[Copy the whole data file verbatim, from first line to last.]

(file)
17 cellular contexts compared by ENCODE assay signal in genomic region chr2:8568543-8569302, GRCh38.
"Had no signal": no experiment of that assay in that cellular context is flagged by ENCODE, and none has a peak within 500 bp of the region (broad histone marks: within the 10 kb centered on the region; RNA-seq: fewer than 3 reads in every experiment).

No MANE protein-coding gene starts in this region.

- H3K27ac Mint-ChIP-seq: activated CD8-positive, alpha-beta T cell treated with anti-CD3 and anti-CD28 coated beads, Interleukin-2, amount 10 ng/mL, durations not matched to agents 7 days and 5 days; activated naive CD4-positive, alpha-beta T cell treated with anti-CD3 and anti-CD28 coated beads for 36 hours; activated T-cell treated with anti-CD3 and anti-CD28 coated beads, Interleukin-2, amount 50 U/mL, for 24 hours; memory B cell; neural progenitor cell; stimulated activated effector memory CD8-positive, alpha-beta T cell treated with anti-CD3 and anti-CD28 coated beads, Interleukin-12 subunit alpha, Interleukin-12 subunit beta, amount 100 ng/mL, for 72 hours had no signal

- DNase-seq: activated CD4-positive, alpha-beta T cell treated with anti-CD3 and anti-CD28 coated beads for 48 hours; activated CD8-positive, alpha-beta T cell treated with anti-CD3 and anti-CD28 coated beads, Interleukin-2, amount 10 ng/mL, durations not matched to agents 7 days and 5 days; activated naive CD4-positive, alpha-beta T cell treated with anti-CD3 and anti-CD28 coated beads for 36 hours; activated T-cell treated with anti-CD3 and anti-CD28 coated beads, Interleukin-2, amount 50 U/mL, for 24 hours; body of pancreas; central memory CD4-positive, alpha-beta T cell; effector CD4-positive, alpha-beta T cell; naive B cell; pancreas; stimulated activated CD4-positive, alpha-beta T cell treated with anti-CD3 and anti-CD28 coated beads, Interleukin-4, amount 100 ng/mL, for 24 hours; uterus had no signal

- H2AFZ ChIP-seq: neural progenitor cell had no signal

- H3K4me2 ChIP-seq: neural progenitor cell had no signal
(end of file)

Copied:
17 cellular contexts compared by ENCODE assay signal in genomic region chr2:8568543-8569302, GRCh38.
"Had no signal": no experiment of that assay in that cellular context is flagged by ENCODE, and none has a peak within 500 bp of the region (broad histone marks: within the 10 kb centered on the region; RNA-seq: fewer than 3 reads in every experiment).

No MANE protein-coding gene starts in this region.

- H3K27ac Mint-ChIP-seq: activated CD8-positive, alpha-beta T cell treated with anti-CD3 and anti-CD28 coated beads, Interleukin-2, amount 10 ng/mL, durations not matched to agents 7 days and 5 days; activated naive CD4-positive, alpha-beta T cell treated with anti-CD3 and anti-CD28 coated beads for 36 hours; activated T-cell treated with anti-CD3 and anti-CD28 coated beads, Interleukin-2, amount 50 U/mL, for 24 hours; memory B cell; neural progenitor cell; stimulated activated effector memory CD8-positive, alpha-beta T cell treated with anti-CD3 and anti-CD28 coated beads, Interleukin-12 subunit alpha, Interleukin-12 subunit beta, amount 100 ng/mL, for 72 hours had no signal

- DNase-seq: activated CD4-positive, alpha-beta T cell treated with anti-CD3 and anti-CD28 coated beads for 48 hours; activated CD8-positive, alpha-beta T cell treated with anti-CD3 and anti-CD28 coated beads, Interleukin-2, amount 10 ng/mL, durations not matched to agents 7 days and 5 days; activated naive CD4-positive, alpha-beta T cell treated with anti-CD3 and anti-CD28 coated beads for 36 hours; activated T-cell treated with anti-CD3 and anti-CD28 coated beads, Interleukin-2, amount 50 U/mL, for 24 hours; body of pancreas; central memory CD4-positive, alpha-beta T cell; effector CD4-positive, alpha-beta T cell; naive B cell; pancreas; stimulated activated CD4-positive, alpha-beta T cell treated with anti-CD3 and anti-CD28 coated beads, Interleukin-4, amount 100 ng/mL, for 24 hours; uterus had no signal

- H2AFZ ChIP-seq: neural progenitor cell had no signal

- H3K4me2 ChIP-seq: neural progenitor cell had no signal